In the face of mounting overdue rent, the parent company responsible for a popular entertainment destination has pulled the plug on the center, according to local business news. The Chapter 7 bankruptcy filing came on the heels of a judicial decree that the company was no longer able to pay its debts -- most notably the rent owed the property owner. South Carolina residents can understand that such mitigating circumstances sometimes call for more involved measures to resolve.
The struggles for this entertainment center -- which also hosted several bars and restaurants -- began in the last few years when the parent company filed for Chapter 11 bankruptcy. Since then, property owners have complained of late and overdue rent payments as well as a failure to upkeep the property concurrent to the rental agreement. The matter was introduced to a local court where the presiding court justice placed the company in Chapter 7.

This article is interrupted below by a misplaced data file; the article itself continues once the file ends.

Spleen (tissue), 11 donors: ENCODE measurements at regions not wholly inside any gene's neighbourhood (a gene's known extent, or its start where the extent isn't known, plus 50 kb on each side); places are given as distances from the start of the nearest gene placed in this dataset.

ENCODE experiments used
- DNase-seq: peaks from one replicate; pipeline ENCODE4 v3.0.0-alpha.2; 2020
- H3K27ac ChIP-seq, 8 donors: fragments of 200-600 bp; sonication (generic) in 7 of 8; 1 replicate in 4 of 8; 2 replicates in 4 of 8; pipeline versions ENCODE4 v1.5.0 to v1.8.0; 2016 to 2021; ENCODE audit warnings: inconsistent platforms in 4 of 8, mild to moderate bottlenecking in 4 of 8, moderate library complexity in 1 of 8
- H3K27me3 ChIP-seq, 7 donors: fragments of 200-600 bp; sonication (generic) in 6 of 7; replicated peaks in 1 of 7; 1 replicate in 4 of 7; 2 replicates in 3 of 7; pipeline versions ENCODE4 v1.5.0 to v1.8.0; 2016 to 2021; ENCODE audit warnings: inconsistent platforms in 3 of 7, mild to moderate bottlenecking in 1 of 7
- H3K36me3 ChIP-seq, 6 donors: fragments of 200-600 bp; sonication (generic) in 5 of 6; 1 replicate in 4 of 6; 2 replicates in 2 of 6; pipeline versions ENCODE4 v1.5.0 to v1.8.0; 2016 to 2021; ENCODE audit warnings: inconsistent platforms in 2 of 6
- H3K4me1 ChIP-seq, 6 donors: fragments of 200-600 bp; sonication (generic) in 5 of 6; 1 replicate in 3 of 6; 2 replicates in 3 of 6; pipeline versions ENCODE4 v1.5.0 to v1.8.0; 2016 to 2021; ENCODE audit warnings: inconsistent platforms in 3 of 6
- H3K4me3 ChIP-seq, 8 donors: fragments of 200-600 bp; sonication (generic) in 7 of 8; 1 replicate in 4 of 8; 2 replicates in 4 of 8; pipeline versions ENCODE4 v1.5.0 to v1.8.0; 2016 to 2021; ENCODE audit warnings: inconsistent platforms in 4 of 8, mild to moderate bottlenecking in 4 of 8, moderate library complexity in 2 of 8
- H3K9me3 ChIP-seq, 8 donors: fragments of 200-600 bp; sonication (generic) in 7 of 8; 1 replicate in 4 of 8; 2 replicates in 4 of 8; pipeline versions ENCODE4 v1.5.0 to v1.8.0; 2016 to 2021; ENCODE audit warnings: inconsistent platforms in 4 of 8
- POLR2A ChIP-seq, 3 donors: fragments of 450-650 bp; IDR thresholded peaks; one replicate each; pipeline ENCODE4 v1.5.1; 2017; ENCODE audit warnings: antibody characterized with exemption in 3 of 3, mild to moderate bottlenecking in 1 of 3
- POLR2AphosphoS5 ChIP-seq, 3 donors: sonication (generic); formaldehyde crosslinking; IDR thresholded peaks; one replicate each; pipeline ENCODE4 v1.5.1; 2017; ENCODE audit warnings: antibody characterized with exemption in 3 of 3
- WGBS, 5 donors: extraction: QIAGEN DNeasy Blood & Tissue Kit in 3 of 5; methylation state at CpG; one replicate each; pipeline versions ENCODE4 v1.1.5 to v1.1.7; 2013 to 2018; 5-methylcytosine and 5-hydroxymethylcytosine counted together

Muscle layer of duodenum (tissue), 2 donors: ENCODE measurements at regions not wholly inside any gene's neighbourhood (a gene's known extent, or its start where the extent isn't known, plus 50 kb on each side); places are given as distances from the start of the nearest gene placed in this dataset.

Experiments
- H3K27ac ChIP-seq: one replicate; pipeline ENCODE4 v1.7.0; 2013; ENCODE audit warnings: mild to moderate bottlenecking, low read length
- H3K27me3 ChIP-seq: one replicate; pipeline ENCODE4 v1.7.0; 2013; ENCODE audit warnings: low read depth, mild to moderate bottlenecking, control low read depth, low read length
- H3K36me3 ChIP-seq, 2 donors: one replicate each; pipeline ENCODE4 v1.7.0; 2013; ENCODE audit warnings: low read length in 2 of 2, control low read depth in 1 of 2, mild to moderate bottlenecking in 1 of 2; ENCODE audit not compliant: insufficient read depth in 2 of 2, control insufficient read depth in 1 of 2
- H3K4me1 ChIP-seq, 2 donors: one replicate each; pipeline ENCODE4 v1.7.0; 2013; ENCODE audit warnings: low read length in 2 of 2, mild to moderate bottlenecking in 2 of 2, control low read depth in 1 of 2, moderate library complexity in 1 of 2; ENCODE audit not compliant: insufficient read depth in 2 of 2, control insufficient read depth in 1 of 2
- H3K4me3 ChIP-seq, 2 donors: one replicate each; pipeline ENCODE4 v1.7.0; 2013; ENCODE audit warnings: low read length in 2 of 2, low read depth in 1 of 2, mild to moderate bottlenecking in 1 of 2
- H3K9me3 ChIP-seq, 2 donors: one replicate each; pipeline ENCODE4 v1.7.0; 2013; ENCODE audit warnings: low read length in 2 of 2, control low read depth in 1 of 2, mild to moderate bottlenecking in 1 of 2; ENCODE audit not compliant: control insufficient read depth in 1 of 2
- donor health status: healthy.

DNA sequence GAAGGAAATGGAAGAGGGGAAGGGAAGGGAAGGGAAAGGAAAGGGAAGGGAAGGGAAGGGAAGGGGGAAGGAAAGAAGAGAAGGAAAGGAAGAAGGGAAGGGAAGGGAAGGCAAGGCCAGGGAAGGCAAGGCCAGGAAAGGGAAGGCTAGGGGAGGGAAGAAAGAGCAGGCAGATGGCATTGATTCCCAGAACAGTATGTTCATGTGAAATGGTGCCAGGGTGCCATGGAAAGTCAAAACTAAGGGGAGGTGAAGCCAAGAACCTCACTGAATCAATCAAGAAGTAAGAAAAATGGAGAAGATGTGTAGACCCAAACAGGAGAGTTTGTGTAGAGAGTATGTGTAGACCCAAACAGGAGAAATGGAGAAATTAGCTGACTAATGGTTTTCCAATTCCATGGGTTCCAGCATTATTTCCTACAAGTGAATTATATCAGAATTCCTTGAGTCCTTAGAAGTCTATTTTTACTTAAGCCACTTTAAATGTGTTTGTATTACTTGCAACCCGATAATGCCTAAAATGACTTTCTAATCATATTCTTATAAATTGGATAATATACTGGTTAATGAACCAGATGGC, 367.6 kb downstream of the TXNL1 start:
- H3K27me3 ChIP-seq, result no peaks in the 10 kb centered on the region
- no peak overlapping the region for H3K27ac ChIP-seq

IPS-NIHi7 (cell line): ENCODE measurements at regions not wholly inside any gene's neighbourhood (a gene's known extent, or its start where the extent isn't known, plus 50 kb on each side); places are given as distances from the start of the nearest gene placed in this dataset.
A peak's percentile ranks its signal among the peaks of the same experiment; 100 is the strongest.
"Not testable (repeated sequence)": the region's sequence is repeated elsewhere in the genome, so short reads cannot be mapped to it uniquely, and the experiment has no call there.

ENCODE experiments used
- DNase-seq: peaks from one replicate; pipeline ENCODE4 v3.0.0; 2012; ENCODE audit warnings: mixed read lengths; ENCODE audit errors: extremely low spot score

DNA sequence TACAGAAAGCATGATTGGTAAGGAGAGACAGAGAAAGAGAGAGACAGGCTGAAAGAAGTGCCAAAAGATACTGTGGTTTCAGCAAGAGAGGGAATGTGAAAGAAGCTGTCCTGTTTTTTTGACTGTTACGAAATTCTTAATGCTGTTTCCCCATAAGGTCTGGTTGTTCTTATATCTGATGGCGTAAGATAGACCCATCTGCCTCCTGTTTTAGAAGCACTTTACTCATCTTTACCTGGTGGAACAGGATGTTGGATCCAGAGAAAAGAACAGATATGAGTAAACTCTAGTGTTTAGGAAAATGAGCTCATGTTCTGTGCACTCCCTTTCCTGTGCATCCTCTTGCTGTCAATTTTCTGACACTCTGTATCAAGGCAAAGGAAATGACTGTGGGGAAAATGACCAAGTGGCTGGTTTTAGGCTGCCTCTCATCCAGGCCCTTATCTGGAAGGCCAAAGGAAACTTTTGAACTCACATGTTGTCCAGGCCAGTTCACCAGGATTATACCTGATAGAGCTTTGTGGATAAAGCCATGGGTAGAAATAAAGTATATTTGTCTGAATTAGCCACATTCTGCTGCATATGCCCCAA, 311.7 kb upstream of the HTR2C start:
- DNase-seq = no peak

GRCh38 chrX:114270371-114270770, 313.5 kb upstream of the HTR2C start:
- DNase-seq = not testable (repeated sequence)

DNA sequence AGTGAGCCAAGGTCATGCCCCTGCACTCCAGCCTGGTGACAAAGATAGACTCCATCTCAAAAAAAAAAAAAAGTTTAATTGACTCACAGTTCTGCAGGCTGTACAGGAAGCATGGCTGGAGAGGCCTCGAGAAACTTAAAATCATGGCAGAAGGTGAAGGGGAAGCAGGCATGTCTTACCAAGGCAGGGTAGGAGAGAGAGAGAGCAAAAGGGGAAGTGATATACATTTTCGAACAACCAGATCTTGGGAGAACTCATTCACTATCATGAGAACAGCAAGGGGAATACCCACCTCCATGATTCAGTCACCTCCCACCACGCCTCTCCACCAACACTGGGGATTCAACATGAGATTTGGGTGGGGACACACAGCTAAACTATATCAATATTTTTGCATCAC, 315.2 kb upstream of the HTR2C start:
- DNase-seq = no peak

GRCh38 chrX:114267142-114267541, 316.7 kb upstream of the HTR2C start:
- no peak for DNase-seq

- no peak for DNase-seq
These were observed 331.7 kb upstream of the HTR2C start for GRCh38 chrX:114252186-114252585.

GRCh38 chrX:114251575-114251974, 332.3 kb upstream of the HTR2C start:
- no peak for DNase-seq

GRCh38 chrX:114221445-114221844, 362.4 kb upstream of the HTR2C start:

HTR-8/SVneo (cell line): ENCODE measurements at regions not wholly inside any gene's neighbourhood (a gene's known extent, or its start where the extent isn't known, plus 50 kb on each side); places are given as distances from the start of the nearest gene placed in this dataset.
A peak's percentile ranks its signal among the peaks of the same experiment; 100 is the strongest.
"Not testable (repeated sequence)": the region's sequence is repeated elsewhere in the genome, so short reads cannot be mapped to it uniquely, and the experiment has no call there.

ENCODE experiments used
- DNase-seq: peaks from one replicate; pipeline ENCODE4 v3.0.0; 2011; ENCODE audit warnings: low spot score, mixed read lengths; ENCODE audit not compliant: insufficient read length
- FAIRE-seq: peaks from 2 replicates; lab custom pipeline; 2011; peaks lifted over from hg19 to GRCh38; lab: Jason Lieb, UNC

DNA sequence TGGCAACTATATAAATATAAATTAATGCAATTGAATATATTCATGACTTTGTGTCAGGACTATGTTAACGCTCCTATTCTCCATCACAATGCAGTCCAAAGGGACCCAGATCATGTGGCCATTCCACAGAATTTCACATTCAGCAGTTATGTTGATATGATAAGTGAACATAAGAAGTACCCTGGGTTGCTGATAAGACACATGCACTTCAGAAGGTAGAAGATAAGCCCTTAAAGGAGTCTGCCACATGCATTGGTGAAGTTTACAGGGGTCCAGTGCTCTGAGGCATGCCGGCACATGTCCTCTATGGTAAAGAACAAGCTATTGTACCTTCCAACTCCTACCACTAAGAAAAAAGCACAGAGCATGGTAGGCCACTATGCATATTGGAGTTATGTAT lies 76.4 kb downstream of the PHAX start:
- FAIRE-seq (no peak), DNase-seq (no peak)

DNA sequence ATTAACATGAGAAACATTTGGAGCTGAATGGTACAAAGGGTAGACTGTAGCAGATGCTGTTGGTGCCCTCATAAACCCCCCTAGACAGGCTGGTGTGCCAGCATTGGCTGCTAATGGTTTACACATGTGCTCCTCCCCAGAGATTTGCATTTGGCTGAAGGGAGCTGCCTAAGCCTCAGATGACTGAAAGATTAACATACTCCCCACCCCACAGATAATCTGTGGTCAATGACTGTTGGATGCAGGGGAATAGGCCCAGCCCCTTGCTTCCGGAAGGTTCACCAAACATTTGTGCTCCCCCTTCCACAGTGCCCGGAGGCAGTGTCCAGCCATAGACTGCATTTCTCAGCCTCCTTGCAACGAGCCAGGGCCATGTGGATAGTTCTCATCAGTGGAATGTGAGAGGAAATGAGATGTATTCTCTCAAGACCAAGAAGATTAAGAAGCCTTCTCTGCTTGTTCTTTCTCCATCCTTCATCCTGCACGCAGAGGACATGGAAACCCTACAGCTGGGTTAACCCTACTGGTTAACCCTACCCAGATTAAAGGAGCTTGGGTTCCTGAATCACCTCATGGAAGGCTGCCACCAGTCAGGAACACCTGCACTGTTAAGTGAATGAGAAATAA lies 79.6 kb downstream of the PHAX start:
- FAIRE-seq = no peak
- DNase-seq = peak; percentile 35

The business assets are now in the hands of a court-appointed trustee, with whom the owner of the establishment is reportedly cooperating. The assets of the company have been frozen, pending an assessment of their worth, but the establishment has been permitted to remain open to accommodate events planned prior to the filing. There is no word as to when the company will officially cease operation.
Chapter 7 bankruptcy is a valuable tool for business owners encountering challenging financial situations, as many South Carolina owners can attest. Liquidating company assets to pay down creditors means the owners are spared the financial burden of those debts on a personal financial level. It is hoped that a business owner can then return to the market on stronger fiscal footing.
Source: pe.com, "Bowling alley going bankrupt", Michael J. Williams, April 25, 2014